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History of the VRS

The South Downs Volunteer Ranger Service (VRS) was created in 1981 by Paul Millmore, then a Project Officer with East Sussex County Council. Its initial aims were to help improve public access in the countryside behind East Sussex’s Heritage Coast between Eastbourne and Seaford. Very quickly, the growing group of volunteers added practical conservation projects and also helped to promote the work that they did. When a colleague left to work for West Sussex County Council, he created another VRS doing conservation work and looking after footpaths and bridleways in areas of West Sussex. The groups grew and began to help other organisations in looking after the Sussex countryside. Early partners included the National Trust, English Nature, the Forestry Commission, Brighton and Hove Councils amongst others and they and their successors continue to benefit from the help of groups of skilled Volunteer Rangers.

In the mid-1990s, Volunteer Rangers from the two groups took up the chance to merge and form a single VRS supporting the newly formed Sussex Downs Conservation Board (SDCB) in its work to conserve and enhance the landscape and wildlife of the Sussex Downs Area of Outstanding Natural Beauty (AONB). However, not content with covering an area stretching from Eastbourne to the West Sussex/Hampshire border, in 2000, an agreement between SDCB and the East Hampshire AONB Joint Advisory Committee led to the creation of another new branch of the VRS to work in Hampshire. Now the group truly lived up to its name, working throughout the South Downs.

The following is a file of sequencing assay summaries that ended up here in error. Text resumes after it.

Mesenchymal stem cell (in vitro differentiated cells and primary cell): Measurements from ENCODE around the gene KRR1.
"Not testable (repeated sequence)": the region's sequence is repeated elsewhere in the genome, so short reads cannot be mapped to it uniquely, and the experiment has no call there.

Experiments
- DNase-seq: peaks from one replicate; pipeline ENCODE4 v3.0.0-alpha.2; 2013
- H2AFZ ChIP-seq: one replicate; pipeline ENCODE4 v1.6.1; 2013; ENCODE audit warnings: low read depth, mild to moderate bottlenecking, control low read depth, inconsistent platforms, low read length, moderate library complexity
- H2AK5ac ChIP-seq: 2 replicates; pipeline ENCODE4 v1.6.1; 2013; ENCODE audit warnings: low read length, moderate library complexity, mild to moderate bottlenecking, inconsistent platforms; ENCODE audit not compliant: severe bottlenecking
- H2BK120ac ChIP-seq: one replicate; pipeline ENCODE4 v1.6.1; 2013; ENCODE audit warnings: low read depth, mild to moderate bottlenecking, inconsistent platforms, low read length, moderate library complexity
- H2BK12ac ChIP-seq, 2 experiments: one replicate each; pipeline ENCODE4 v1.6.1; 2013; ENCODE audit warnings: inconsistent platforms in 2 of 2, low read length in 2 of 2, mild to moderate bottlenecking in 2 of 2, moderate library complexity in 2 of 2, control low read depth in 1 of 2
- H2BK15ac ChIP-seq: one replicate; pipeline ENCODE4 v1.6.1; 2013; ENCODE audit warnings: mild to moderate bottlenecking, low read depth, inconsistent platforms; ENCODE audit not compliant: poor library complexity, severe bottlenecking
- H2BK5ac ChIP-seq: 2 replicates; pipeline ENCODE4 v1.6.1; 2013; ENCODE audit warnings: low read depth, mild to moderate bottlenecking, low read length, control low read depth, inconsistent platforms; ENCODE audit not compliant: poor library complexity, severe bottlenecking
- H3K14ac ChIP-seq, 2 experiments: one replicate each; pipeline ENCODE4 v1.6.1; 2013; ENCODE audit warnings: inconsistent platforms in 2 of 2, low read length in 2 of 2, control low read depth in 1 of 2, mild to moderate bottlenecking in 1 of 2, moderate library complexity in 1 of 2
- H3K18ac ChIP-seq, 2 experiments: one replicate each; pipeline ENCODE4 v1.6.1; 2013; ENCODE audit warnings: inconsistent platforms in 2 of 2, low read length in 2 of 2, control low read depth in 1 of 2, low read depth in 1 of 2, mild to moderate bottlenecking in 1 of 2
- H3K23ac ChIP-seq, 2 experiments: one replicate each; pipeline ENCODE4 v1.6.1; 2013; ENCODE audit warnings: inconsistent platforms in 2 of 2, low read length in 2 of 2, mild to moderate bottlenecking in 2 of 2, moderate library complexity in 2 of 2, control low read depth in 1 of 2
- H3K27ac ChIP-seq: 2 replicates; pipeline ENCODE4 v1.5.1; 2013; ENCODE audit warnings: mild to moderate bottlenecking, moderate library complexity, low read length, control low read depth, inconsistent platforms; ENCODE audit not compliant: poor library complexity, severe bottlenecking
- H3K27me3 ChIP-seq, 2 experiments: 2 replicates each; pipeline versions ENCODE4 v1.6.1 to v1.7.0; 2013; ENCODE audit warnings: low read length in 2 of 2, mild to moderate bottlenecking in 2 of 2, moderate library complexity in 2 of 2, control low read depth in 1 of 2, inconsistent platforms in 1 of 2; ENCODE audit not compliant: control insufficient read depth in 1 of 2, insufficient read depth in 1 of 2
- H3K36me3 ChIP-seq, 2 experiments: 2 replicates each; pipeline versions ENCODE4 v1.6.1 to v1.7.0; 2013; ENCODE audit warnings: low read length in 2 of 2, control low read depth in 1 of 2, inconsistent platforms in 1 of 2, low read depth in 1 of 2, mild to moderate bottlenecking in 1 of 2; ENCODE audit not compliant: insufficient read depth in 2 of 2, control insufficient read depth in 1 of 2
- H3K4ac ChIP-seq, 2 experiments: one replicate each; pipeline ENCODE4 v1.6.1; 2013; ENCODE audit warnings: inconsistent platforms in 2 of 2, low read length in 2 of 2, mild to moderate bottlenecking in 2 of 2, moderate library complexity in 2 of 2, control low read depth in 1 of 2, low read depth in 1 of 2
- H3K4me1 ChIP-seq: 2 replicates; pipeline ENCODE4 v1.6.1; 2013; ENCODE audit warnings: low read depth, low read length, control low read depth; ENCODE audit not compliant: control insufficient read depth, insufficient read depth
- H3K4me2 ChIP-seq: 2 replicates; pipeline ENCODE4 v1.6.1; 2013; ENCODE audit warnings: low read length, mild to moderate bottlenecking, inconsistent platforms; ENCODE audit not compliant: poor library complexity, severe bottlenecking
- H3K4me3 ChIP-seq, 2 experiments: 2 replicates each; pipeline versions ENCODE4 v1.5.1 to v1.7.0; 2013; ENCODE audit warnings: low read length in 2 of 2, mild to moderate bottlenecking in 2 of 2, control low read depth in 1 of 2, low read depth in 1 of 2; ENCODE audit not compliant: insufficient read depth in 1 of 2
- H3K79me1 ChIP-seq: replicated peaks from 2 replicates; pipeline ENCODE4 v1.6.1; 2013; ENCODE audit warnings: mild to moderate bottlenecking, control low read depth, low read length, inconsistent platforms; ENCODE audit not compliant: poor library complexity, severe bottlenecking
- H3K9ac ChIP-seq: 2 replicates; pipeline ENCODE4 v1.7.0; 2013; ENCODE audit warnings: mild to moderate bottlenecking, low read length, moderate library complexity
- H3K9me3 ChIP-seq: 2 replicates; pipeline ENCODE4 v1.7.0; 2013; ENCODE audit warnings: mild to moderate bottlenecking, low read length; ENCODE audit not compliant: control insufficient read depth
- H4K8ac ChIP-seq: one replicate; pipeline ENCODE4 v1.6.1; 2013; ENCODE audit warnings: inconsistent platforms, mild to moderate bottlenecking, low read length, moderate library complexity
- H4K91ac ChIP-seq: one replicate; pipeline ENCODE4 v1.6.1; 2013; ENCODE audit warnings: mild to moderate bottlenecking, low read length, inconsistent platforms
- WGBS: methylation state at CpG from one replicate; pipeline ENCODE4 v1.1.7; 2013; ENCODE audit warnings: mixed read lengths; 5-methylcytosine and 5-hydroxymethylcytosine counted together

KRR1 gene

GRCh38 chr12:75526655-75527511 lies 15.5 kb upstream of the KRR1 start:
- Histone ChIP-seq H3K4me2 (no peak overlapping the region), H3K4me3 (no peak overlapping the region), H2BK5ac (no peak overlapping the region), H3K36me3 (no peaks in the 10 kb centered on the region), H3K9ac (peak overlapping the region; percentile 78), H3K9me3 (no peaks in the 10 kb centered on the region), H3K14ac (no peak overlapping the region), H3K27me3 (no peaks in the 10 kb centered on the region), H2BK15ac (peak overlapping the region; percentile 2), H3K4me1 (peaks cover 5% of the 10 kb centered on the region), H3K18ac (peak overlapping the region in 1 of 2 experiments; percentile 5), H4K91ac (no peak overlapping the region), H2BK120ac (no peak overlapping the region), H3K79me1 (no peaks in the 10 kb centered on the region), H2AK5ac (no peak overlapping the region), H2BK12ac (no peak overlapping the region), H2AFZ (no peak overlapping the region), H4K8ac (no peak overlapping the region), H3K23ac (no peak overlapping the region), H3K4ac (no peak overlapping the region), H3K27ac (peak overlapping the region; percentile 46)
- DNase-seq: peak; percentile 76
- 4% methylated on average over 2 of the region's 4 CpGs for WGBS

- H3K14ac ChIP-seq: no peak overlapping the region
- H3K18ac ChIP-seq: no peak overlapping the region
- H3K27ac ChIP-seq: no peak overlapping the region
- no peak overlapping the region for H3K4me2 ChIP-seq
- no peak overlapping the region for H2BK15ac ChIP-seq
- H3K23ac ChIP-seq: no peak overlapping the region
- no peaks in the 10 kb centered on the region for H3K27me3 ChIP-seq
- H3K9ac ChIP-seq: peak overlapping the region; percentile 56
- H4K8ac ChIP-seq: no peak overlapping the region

In 2010, when the South Downs National Park Authority (SDNPA) was preparing to take on its role for the recently created National Park, it invited the VRS to affiliate to the Authority. A vote of the membership was overwhelmingly in favour and since April 2011, the VRS has worked in close partnership with SDNPA and regularly helps more than a dozen other organisations, large and small, with their work.

The partnership with SDNPA offers great scope to broaden the variety of work the VRS can support so that more can be achieved for the National Park and even more people will be interested in helping.

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